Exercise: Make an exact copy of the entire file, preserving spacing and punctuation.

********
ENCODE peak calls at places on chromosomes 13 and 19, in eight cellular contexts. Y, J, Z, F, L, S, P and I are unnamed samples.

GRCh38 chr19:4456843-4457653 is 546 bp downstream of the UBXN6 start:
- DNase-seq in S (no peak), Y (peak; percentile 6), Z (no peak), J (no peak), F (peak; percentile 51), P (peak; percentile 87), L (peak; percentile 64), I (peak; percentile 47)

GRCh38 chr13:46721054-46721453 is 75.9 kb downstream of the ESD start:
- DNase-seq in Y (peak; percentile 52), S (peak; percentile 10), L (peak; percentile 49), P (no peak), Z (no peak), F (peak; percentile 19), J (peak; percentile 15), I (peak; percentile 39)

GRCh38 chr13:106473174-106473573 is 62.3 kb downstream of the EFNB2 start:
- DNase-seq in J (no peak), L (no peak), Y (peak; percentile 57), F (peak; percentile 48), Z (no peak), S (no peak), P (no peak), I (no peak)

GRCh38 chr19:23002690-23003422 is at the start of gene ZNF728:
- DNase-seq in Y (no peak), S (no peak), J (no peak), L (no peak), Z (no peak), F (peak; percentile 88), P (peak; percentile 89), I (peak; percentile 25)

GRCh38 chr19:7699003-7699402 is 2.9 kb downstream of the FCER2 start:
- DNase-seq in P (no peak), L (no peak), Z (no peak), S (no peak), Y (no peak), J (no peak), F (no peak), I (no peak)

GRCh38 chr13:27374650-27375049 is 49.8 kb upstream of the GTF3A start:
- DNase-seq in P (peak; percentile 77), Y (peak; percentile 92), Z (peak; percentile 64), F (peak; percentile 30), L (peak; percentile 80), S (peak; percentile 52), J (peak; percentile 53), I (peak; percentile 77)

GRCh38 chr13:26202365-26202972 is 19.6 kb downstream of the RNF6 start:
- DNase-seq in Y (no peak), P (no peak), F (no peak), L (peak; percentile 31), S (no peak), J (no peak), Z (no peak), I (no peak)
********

ENCODE peak calls at places on chromosomes 13 and 19, in eight cellular contexts. Y, J, Z, F, L, S, P and I are unnamed samples.

GRCh38 chr19:4456843-4457653 is 546 bp downstream of the UBXN6 start:
- DNase-seq in S (no peak), Y (peak; percentile 6), Z (no peak), J (no peak), F (peak; percentile 51), P (peak; percentile 87), L (peak; percentile 64), I (peak; percentile 47)

GRCh38 chr13:46721054-46721453 is 75.9 kb downstream of the ESD start:
- DNase-seq in Y (peak; percentile 52), S (peak; percentile 10), L (peak; percentile 49), P (no peak), Z (no peak), F (peak; percentile 19), J (peak; percentile 15), I (peak; percentile 39)

GRCh38 chr13:106473174-106473573 is 62.3 kb downstream of the EFNB2 start:
- DNase-seq in J (no peak), L (no peak), Y (peak; percentile 57), F (peak; percentile 48), Z (no peak), S (no peak), P (no peak), I (no peak)

GRCh38 chr19:23002690-23003422 is at the start of gene ZNF728:
- DNase-seq in Y (no peak), S (no peak), J (no peak), L (no peak), Z (no peak), F (peak; percentile 88), P (peak; percentile 89), I (peak; percentile 25)

GRCh38 chr19:7699003-7699402 is 2.9 kb downstream of the FCER2 start:
- DNase-seq in P (no peak), L (no peak), Z (no peak), S (no peak), Y (no peak), J (no peak), F (no peak), I (no peak)

GRCh38 chr13:27374650-27375049 is 49.8 kb upstream of the GTF3A start:
- DNase-seq in P (peak; percentile 77), Y (peak; percentile 92), Z (peak; percentile 64), F (peak; percentile 30), L (peak; percentile 80), S (peak; percentile 52), J (peak; percentile 53), I (peak; percentile 77)

GRCh38 chr13:26202365-26202972 is 19.6 kb downstream of the RNF6 start:
- DNase-seq in Y (no peak), P (no peak), F (no peak), L (peak; percentile 31), S (no peak), J (no peak), Z (no peak), I (no peak)